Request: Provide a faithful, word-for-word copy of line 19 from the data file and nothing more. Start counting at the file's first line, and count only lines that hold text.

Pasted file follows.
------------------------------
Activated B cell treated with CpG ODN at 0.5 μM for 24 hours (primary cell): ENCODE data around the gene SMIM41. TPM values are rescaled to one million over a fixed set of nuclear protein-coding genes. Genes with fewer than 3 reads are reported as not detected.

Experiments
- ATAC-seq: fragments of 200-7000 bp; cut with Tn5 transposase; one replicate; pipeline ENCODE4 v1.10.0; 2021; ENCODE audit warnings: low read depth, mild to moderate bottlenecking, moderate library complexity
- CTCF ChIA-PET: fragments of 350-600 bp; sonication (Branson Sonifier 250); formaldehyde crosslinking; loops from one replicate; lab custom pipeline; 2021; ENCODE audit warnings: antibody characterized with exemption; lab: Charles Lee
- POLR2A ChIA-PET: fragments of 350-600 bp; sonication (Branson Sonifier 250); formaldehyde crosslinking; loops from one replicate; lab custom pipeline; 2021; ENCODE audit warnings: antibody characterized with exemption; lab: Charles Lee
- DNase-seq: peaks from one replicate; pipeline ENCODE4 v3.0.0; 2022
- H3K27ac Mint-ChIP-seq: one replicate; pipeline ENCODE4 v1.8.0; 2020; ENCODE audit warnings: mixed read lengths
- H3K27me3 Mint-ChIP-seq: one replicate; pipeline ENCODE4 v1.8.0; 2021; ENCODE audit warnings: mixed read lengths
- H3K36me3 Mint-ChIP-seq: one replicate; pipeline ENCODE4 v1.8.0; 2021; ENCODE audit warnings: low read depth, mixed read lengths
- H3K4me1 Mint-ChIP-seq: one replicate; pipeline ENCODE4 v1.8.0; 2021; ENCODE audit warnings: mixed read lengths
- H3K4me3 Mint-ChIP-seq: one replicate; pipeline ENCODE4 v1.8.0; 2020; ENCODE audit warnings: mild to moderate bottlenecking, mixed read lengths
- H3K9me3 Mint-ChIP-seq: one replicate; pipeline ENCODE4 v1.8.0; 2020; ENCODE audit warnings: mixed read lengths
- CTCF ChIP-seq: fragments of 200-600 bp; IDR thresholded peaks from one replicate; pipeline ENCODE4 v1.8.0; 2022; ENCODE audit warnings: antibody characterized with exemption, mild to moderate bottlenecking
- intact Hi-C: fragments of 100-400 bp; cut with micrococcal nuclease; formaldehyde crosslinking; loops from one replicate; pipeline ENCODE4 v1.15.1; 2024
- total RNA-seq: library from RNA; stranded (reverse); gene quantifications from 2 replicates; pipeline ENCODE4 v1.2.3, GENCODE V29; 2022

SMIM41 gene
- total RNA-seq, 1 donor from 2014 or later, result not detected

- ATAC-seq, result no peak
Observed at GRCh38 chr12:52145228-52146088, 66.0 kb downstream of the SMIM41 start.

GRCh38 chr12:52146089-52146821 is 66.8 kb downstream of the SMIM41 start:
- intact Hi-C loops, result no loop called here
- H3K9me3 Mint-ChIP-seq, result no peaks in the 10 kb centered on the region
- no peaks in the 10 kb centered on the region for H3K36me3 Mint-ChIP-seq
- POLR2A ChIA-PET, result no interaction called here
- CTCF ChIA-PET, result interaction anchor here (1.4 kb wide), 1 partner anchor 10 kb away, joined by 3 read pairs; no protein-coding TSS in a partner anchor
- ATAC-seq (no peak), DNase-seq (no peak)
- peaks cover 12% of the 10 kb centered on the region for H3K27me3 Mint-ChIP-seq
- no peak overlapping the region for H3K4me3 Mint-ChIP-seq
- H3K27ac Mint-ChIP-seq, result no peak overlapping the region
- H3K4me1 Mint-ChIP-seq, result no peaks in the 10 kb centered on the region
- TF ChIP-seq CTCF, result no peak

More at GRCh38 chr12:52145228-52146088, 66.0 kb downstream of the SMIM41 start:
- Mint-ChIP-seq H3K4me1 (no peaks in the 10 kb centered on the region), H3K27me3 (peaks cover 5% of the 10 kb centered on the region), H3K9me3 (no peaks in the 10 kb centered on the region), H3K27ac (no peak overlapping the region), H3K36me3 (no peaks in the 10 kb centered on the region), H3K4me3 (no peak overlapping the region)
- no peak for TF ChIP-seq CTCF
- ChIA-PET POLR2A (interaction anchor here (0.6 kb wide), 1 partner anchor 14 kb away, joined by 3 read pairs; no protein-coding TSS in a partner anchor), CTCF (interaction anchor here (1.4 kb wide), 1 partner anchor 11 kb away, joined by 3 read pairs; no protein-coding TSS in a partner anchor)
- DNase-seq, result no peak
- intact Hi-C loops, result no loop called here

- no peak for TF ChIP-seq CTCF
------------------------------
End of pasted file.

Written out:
Observed at GRCh38 chr12:52145228-52146088, 66.0 kb downstream of the SMIM41 start.